Tuesday, February 23, 2010

Joel Futterman and the Possibilities of Improvisation

Originally posted on April 1, 2009

For avant improvisational pianists following in the wake of Cecil Taylor, velocity is an important aspect of the musical panorama. They often thrive when they “get something GOING.” The movement of notes from A to B and the nature of that journey are parts of what succeeds or fails at any particular moment in the improvisation.

Joel Futterman is one of the handful of supercharged pianists out there right now whose velocity can drive the music down an avant autobahn of the most well-constructed sort. He shows this trait clearly and aesthetically on his Ayler download release Possibilities. It’s not like we are dealing with some musical machine. There’s a wholly organic process. To my mind he has been one of the very best practitioners of motoristic barrages and this solo date gives plenty of musical attention to how his playing style develops naturally out of an expression, a line or a mode of attack. There is nothing forced or pretentious in operation here.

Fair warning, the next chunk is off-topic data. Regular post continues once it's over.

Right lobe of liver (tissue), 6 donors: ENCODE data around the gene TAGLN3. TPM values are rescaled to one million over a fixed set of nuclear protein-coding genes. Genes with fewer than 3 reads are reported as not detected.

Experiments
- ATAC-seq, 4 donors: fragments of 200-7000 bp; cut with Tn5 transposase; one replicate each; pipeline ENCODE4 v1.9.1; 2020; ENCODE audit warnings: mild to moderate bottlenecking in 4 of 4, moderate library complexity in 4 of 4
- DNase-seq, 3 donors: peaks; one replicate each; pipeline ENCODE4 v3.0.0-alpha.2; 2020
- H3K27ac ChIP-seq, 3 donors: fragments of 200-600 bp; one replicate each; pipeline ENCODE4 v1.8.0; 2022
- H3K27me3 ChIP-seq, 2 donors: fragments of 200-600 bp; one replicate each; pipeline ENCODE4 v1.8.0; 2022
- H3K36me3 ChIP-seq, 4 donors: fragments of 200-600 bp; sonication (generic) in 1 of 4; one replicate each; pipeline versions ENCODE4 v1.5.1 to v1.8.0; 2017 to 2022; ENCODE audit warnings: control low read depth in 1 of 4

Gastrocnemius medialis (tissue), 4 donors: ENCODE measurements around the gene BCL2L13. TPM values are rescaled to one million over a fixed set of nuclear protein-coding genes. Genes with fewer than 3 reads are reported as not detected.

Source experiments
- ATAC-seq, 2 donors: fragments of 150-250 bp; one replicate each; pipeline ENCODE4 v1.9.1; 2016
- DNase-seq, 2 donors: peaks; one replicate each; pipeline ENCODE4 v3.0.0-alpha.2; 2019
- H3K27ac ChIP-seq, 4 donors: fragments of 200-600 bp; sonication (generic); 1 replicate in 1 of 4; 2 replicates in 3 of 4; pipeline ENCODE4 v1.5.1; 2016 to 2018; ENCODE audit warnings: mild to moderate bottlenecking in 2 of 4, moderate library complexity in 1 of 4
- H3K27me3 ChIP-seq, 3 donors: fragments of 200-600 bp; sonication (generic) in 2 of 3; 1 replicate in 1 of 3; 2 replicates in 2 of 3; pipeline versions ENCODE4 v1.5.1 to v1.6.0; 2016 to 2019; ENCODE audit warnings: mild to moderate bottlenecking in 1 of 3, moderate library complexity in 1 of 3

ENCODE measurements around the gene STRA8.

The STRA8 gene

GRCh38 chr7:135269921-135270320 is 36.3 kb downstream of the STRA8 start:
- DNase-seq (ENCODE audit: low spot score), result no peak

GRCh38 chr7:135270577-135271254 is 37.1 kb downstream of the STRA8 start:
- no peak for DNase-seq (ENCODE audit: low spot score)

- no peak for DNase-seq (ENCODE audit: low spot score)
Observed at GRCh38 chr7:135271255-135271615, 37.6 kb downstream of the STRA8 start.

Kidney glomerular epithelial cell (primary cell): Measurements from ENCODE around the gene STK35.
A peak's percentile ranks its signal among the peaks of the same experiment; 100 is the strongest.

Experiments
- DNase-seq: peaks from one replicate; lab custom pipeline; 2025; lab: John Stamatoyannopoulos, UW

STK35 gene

The music is as soulful as Ray Charles but captures the spirit of a deep commitment to musical “signifying” in a very different way, going for it in a whirlwind, avalanche, tornado or volcano of sound. Now you pretty much either hate it or love it, I suspect. Your response will come from the same inner life-force that controls his playing. Possibilities is one of the best recordings Futterman has produced. Try it. Love it. Hate it. That’s your contribution to this music. www.ayler.com is where to find the download.

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